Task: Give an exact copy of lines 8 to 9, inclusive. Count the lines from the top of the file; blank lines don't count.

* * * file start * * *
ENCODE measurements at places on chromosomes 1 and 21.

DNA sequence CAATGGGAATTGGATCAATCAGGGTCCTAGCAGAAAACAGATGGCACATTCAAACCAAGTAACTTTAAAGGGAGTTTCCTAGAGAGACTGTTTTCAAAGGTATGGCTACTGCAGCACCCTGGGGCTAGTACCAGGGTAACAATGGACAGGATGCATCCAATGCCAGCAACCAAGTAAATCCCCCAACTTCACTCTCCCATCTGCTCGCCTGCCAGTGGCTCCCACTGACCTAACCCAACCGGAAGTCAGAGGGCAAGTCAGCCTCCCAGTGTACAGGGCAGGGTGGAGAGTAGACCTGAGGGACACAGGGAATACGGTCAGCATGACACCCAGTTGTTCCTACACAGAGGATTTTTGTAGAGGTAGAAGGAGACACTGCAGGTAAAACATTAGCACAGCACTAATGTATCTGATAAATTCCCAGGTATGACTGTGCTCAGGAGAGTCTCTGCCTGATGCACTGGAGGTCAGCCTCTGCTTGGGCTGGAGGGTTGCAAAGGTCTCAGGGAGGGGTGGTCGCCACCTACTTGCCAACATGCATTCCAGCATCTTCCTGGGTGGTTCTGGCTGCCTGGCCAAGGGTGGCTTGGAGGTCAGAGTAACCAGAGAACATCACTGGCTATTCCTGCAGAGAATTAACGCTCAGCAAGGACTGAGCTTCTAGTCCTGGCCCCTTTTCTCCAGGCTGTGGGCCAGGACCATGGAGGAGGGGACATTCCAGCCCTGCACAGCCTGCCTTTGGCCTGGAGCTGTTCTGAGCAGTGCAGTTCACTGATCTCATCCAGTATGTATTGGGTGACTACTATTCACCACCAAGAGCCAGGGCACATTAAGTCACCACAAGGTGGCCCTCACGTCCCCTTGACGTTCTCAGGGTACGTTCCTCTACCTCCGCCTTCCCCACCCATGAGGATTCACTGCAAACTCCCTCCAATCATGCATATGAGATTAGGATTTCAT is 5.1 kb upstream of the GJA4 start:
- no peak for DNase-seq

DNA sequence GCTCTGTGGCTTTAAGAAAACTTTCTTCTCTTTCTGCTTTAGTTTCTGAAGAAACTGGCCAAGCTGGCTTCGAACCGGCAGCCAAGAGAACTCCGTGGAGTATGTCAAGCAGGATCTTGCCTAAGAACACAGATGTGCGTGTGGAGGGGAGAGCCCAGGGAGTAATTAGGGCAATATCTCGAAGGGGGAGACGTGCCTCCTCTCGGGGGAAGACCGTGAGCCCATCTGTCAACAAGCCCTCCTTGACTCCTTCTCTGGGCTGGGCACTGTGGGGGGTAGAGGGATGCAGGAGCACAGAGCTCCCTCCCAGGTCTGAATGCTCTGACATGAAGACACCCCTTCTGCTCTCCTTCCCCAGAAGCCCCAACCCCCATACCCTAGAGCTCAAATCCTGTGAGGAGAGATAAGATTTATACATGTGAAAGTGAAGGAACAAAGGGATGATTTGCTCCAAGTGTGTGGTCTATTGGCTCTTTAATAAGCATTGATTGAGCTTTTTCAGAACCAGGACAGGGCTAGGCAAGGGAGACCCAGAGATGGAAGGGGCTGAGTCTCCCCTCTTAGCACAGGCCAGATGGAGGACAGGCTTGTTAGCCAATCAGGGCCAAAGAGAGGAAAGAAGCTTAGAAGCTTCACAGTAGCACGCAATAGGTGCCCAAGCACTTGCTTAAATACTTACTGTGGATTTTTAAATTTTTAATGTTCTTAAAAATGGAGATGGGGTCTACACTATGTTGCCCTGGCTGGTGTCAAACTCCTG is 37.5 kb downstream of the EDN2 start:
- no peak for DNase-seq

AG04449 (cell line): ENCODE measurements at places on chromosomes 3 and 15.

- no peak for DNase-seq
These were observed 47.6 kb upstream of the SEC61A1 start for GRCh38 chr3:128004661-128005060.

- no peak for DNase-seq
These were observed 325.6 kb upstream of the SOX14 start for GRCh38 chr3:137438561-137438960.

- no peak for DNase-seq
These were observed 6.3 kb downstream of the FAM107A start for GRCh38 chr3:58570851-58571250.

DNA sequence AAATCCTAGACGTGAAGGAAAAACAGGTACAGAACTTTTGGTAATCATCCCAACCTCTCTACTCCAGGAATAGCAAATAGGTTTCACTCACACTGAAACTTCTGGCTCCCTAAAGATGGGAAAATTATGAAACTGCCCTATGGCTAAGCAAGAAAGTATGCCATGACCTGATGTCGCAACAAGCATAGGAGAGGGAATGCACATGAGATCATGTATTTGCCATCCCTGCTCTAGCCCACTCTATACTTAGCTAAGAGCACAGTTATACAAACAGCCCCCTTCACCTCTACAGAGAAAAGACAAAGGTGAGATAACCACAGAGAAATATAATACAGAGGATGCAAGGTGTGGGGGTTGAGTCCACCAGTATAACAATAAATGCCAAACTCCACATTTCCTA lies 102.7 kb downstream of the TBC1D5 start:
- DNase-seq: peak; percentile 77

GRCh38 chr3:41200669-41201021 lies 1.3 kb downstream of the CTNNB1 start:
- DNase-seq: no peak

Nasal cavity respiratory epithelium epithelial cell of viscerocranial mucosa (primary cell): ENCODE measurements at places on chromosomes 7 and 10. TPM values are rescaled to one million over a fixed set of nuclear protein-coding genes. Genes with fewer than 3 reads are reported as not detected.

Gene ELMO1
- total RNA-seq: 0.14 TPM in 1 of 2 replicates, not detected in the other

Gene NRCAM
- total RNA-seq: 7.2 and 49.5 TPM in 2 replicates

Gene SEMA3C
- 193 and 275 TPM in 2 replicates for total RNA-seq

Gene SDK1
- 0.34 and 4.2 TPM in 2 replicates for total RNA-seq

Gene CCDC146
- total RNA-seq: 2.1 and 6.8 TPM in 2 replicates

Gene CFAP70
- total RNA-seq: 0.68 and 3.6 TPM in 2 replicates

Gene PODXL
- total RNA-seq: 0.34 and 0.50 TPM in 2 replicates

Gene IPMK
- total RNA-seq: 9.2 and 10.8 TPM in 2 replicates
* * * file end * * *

These were observed 47.6 kb upstream of the SEC61A1 start for GRCh38 chr3:128004661-128005060.

- no peak for DNase-seq